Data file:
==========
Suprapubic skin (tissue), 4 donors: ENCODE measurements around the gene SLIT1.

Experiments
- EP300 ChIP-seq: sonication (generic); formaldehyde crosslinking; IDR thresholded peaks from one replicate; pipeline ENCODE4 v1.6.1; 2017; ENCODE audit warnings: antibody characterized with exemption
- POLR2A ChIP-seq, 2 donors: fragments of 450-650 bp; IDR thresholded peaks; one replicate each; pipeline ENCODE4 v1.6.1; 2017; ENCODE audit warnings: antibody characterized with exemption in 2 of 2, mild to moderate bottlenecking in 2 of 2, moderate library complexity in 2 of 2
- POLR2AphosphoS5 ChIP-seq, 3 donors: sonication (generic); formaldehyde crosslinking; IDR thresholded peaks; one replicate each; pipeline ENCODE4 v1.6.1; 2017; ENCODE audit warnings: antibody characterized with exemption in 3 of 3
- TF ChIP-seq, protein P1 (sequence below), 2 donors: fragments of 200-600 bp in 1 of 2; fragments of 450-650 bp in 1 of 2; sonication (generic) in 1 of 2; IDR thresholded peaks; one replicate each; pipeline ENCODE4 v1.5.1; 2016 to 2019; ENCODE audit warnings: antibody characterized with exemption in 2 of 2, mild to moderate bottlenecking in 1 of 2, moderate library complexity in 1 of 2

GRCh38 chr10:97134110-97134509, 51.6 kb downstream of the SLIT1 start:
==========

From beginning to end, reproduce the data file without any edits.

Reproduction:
Suprapubic skin (tissue), 4 donors: ENCODE measurements around the gene SLIT1.

Experiments
- EP300 ChIP-seq: sonication (generic); formaldehyde crosslinking; IDR thresholded peaks from one replicate; pipeline ENCODE4 v1.6.1; 2017; ENCODE audit warnings: antibody characterized with exemption
- POLR2A ChIP-seq, 2 donors: fragments of 450-650 bp; IDR thresholded peaks; one replicate each; pipeline ENCODE4 v1.6.1; 2017; ENCODE audit warnings: antibody characterized with exemption in 2 of 2, mild to moderate bottlenecking in 2 of 2, moderate library complexity in 2 of 2
- POLR2AphosphoS5 ChIP-seq, 3 donors: sonication (generic); formaldehyde crosslinking; IDR thresholded peaks; one replicate each; pipeline ENCODE4 v1.6.1; 2017; ENCODE audit warnings: antibody characterized with exemption in 3 of 3
- TF ChIP-seq, protein P1 (sequence below), 2 donors: fragments of 200-600 bp in 1 of 2; fragments of 450-650 bp in 1 of 2; sonication (generic) in 1 of 2; IDR thresholded peaks; one replicate each; pipeline ENCODE4 v1.5.1; 2016 to 2019; ENCODE audit warnings: antibody characterized with exemption in 2 of 2, mild to moderate bottlenecking in 1 of 2, moderate library complexity in 1 of 2

GRCh38 chr10:97134110-97134509, 51.6 kb downstream of the SLIT1 start: